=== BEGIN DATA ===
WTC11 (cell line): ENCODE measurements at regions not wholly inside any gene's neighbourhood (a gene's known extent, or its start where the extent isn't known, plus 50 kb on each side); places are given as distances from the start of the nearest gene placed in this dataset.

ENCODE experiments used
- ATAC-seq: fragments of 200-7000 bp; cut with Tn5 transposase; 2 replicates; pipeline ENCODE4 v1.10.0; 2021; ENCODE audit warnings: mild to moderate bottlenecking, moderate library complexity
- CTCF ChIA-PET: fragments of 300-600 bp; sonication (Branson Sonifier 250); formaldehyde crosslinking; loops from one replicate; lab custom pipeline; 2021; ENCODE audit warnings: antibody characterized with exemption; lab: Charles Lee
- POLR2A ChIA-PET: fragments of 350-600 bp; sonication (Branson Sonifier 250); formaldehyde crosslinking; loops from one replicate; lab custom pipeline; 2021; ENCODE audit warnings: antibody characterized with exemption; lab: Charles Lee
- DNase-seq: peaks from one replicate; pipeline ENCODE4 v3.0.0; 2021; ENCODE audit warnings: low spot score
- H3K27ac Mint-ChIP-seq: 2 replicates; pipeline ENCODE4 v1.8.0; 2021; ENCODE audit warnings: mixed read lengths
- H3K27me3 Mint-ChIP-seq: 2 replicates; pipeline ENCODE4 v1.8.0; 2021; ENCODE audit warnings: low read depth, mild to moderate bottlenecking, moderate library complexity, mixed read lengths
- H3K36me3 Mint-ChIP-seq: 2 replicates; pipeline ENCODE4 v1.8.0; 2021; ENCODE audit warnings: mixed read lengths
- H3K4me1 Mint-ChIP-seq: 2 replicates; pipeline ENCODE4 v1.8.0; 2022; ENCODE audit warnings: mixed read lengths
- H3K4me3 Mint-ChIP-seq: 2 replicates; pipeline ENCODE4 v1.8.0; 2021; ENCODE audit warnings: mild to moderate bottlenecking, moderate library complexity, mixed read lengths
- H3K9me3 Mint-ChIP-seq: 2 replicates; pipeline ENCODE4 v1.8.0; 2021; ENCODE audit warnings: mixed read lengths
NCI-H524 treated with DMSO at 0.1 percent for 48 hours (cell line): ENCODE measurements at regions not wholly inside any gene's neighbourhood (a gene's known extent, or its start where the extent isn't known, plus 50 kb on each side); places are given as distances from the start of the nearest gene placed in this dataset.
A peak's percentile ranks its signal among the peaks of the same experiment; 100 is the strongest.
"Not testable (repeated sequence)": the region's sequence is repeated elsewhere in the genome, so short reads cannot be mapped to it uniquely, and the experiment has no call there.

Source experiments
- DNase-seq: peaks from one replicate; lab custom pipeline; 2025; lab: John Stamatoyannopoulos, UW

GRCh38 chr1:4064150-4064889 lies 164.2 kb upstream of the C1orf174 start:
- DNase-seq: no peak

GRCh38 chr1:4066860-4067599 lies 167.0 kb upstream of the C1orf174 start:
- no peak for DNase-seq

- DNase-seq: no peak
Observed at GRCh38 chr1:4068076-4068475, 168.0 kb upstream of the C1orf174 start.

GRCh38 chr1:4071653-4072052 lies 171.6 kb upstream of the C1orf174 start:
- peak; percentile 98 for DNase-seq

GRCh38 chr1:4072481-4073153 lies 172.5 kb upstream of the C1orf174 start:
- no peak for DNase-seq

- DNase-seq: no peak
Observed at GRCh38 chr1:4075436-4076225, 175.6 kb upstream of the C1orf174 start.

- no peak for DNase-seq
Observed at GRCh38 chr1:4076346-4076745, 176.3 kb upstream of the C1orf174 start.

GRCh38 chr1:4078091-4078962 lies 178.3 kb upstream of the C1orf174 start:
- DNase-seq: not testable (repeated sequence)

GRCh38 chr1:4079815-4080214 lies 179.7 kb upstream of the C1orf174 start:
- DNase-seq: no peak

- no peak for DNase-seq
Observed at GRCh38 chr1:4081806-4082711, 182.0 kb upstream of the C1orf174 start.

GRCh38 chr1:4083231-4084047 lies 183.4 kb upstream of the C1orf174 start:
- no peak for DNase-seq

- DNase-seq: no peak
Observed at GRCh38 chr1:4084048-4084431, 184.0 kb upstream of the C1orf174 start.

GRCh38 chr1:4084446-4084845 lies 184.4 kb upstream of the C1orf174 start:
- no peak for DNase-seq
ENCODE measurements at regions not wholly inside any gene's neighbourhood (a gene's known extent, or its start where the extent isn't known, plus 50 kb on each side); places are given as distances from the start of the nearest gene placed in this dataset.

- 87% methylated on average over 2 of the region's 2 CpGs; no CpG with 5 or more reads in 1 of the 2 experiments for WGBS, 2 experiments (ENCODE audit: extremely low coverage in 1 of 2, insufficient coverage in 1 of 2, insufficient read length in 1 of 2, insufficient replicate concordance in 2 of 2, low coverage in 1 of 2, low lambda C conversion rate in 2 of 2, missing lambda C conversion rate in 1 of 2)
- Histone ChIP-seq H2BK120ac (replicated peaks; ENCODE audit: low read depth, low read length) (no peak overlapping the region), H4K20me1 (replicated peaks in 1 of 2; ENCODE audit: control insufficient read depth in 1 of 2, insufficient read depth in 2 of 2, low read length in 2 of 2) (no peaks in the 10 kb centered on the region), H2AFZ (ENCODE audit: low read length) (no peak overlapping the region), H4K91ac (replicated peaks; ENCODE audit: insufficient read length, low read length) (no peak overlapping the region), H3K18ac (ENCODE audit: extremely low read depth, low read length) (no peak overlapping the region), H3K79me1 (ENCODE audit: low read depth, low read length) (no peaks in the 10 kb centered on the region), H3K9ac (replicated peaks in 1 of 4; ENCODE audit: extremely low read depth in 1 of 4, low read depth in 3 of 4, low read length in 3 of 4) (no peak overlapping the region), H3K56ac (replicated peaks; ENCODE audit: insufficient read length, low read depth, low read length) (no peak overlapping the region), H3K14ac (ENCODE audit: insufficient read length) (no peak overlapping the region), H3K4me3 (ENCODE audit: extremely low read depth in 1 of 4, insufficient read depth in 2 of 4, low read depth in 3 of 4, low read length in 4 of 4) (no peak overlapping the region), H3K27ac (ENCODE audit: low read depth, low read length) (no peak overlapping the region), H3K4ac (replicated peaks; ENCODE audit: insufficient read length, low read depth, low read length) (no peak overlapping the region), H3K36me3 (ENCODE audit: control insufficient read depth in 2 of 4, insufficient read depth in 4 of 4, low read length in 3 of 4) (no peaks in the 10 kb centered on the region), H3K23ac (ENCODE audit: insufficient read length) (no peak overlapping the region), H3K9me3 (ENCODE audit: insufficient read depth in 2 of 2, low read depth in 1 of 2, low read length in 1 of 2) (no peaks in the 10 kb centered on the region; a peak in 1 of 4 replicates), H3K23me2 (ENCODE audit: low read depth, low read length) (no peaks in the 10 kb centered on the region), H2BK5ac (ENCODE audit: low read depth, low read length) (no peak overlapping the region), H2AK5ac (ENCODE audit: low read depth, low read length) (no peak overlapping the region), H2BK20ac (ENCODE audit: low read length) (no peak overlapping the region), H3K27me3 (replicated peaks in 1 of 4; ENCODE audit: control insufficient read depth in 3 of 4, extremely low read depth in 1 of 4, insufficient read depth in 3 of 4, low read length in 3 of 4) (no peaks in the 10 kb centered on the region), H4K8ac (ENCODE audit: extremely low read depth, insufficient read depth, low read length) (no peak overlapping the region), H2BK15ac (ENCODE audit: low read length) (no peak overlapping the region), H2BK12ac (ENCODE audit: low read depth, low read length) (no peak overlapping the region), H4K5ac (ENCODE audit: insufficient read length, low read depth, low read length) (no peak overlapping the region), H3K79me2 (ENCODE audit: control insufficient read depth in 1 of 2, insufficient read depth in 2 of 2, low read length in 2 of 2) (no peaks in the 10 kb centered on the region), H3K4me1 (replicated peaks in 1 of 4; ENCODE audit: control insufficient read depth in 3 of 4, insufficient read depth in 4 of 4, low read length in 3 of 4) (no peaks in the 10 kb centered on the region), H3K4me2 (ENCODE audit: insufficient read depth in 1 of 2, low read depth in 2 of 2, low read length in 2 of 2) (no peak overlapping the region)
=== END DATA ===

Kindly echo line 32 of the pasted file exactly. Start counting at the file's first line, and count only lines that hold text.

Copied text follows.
GRCh38 chr1:4078091-4078962 lies 178.3 kb upstream of the C1orf174 start: